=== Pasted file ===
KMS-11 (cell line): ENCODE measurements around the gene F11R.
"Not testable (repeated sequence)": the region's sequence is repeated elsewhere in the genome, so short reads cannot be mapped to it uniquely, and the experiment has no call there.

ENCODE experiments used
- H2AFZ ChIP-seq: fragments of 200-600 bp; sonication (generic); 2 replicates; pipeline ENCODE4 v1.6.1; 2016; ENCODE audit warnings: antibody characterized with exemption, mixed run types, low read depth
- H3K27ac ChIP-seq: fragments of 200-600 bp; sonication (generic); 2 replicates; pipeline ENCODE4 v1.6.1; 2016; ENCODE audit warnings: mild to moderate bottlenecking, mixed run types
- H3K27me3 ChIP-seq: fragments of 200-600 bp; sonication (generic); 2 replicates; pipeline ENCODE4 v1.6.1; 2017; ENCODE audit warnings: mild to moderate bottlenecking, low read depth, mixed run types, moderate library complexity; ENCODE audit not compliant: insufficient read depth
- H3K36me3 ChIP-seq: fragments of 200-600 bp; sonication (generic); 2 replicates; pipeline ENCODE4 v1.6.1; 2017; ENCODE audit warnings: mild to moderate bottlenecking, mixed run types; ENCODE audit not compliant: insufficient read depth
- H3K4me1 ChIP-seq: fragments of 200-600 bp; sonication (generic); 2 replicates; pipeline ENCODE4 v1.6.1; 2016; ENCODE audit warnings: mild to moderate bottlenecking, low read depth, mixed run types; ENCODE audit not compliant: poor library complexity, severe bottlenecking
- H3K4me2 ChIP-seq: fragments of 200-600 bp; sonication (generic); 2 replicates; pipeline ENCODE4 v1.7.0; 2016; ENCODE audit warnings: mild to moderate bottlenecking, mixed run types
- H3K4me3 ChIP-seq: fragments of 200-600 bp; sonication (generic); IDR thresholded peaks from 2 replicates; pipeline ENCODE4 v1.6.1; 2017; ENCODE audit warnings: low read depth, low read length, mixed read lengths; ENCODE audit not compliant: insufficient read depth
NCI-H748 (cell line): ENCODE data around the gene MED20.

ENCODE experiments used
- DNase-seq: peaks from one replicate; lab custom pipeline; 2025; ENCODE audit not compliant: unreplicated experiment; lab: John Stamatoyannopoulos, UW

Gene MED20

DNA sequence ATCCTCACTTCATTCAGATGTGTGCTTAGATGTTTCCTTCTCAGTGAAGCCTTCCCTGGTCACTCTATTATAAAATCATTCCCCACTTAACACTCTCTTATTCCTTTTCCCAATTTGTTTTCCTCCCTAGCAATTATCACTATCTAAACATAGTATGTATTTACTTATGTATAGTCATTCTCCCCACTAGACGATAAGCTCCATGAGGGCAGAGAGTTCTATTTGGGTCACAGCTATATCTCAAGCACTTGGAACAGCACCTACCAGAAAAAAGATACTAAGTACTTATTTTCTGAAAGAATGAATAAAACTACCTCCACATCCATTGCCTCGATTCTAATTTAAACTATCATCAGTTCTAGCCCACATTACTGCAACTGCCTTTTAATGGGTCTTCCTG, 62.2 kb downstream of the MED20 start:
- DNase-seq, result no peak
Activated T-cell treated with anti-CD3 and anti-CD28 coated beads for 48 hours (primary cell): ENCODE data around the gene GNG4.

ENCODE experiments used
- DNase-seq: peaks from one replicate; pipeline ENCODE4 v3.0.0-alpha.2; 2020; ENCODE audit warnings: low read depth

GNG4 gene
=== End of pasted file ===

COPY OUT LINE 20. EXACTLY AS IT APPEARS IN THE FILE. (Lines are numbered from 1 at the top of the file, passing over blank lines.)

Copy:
GNG4 gene